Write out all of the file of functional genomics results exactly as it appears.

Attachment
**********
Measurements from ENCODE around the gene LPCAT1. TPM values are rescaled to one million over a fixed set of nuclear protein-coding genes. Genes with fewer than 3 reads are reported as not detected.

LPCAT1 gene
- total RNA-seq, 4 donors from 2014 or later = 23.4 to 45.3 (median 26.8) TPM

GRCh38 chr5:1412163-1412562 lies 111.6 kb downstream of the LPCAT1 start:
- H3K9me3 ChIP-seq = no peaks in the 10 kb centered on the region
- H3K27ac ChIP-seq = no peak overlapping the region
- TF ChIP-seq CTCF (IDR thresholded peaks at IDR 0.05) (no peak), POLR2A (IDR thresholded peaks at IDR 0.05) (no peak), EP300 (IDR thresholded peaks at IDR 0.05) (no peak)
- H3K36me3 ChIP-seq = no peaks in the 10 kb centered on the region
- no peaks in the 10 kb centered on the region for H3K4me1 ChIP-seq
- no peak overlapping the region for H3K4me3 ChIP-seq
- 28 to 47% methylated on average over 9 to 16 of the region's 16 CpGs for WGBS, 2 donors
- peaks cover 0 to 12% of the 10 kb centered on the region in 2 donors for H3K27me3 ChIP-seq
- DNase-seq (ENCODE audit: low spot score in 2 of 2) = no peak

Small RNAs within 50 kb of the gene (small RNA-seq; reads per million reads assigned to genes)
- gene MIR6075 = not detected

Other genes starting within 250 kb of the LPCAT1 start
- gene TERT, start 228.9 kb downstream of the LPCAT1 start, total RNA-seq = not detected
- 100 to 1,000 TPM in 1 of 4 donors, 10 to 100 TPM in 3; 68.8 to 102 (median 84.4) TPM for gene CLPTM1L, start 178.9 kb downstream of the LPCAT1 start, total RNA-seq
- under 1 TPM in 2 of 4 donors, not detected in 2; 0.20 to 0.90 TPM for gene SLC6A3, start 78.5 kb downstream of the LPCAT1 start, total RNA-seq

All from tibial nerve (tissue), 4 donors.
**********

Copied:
Measurements from ENCODE around the gene LPCAT1. TPM values are rescaled to one million over a fixed set of nuclear protein-coding genes. Genes with fewer than 3 reads are reported as not detected.

LPCAT1 gene
- total RNA-seq, 4 donors from 2014 or later = 23.4 to 45.3 (median 26.8) TPM

GRCh38 chr5:1412163-1412562 lies 111.6 kb downstream of the LPCAT1 start:
- H3K9me3 ChIP-seq = no peaks in the 10 kb centered on the region
- H3K27ac ChIP-seq = no peak overlapping the region
- TF ChIP-seq CTCF (IDR thresholded peaks at IDR 0.05) (no peak), POLR2A (IDR thresholded peaks at IDR 0.05) (no peak), EP300 (IDR thresholded peaks at IDR 0.05) (no peak)
- H3K36me3 ChIP-seq = no peaks in the 10 kb centered on the region
- no peaks in the 10 kb centered on the region for H3K4me1 ChIP-seq
- no peak overlapping the region for H3K4me3 ChIP-seq
- 28 to 47% methylated on average over 9 to 16 of the region's 16 CpGs for WGBS, 2 donors
- peaks cover 0 to 12% of the 10 kb centered on the region in 2 donors for H3K27me3 ChIP-seq
- DNase-seq (ENCODE audit: low spot score in 2 of 2) = no peak

Small RNAs within 50 kb of the gene (small RNA-seq; reads per million reads assigned to genes)
- gene MIR6075 = not detected

Other genes starting within 250 kb of the LPCAT1 start
- gene TERT, start 228.9 kb downstream of the LPCAT1 start, total RNA-seq = not detected
- 100 to 1,000 TPM in 1 of 4 donors, 10 to 100 TPM in 3; 68.8 to 102 (median 84.4) TPM for gene CLPTM1L, start 178.9 kb downstream of the LPCAT1 start, total RNA-seq
- under 1 TPM in 2 of 4 donors, not detected in 2; 0.20 to 0.90 TPM for gene SLC6A3, start 78.5 kb downstream of the LPCAT1 start, total RNA-seq

All from tibial nerve (tissue), 4 donors.